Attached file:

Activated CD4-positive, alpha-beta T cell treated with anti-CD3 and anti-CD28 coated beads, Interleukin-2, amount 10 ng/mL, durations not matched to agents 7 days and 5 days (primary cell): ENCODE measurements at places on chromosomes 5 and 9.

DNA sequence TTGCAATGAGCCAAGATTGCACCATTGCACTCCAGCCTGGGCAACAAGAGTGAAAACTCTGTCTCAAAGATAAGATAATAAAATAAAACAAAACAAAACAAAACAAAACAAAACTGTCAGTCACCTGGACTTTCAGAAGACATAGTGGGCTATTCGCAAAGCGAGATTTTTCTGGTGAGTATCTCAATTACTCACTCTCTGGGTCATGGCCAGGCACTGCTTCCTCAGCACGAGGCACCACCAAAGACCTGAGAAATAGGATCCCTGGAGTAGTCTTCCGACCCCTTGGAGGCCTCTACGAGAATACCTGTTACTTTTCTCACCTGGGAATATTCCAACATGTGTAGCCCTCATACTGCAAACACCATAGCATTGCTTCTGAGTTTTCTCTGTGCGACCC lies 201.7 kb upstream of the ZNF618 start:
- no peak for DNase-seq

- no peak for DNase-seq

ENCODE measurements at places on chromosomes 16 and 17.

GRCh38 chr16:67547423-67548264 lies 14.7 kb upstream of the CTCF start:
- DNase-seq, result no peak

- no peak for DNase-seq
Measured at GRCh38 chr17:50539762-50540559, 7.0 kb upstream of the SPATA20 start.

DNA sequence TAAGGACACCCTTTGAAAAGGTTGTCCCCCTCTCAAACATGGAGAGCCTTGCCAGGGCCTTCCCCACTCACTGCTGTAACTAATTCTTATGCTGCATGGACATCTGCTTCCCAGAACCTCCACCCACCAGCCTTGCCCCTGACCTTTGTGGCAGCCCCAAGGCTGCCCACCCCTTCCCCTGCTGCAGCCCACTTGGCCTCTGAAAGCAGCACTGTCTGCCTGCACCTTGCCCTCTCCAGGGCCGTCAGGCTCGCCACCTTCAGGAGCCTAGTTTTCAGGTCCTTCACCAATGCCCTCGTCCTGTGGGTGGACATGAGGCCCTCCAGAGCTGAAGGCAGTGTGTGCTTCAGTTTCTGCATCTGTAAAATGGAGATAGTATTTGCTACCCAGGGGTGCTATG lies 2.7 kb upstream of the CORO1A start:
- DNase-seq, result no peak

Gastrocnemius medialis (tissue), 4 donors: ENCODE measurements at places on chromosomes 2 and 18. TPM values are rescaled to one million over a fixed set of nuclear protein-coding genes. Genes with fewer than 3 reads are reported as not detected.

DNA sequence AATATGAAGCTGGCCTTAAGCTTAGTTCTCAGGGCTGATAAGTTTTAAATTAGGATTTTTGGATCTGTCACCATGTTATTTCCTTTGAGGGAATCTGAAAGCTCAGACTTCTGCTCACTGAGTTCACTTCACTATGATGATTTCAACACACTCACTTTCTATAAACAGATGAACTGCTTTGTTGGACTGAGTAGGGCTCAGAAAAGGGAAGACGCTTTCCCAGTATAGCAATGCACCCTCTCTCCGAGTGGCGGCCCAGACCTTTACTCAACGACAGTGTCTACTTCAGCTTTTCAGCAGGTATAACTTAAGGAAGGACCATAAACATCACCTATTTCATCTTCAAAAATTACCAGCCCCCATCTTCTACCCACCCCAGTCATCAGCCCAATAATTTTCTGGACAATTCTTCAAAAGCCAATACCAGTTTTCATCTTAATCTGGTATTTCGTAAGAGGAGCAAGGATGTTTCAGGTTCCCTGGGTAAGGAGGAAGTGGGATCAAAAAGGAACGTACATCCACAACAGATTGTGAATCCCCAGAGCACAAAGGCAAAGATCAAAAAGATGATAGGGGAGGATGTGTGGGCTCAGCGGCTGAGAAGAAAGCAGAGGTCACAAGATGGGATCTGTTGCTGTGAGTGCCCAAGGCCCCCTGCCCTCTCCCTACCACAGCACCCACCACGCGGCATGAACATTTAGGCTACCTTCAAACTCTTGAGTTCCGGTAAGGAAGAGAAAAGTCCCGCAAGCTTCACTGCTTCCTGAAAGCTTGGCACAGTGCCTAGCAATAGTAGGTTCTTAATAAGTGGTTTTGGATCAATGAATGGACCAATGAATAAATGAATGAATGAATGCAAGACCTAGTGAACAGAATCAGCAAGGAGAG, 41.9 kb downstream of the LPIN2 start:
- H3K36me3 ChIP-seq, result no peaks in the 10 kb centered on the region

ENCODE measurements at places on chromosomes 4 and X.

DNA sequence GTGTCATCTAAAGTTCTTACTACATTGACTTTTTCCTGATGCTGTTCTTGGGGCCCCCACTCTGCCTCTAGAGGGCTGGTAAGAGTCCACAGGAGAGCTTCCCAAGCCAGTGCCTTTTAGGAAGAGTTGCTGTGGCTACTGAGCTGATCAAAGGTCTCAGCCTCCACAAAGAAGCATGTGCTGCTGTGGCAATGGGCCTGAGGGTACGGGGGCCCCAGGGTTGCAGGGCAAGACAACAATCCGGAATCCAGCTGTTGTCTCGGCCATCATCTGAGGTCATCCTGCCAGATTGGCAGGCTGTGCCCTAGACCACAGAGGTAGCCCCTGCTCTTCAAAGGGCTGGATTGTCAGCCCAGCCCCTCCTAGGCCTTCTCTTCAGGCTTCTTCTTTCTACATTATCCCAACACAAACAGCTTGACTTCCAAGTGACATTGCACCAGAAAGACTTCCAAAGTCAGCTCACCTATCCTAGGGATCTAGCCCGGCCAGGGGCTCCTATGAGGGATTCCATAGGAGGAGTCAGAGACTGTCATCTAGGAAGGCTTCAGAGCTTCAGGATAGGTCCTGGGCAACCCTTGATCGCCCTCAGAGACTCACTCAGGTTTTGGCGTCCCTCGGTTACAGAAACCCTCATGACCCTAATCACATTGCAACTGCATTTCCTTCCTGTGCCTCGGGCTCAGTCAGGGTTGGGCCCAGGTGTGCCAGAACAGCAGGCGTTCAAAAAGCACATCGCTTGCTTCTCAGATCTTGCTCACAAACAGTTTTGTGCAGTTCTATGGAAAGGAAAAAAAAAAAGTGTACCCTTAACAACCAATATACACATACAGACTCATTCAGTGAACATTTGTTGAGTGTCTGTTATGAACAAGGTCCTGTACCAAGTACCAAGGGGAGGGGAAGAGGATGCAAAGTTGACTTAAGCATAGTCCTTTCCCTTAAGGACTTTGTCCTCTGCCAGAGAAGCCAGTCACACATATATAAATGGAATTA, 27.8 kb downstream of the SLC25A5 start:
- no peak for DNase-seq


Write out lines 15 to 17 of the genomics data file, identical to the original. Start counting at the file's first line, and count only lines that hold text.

ENCODE measurements at places on chromosomes 4 and X.

DNA sequence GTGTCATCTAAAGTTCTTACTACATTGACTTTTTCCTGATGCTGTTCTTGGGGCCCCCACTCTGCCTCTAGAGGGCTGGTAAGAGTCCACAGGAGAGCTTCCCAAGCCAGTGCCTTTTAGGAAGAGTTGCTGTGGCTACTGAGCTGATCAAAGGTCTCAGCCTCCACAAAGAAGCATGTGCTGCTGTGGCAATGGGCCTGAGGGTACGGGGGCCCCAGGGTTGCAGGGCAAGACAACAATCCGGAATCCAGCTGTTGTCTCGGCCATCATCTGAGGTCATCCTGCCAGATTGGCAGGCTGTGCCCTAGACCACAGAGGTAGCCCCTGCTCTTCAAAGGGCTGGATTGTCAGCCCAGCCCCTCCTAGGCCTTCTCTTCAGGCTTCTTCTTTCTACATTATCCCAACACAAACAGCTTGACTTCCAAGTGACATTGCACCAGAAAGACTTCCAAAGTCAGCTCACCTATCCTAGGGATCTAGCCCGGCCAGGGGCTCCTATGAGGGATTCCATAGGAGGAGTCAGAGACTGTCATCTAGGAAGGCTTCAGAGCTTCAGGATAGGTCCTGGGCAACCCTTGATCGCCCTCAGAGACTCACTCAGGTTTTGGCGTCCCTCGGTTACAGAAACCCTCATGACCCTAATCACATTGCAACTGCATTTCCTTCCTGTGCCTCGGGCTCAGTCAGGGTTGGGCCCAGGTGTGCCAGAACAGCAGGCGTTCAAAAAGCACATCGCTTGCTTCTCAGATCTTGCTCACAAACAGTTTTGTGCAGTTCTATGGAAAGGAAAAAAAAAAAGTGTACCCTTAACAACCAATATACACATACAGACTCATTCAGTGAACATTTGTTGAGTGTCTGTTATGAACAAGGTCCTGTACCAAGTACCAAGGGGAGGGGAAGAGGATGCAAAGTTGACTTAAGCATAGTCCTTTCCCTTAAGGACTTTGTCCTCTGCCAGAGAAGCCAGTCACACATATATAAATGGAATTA, 27.8 kb downstream of the SLC25A5 start:
- no peak for DNase-seq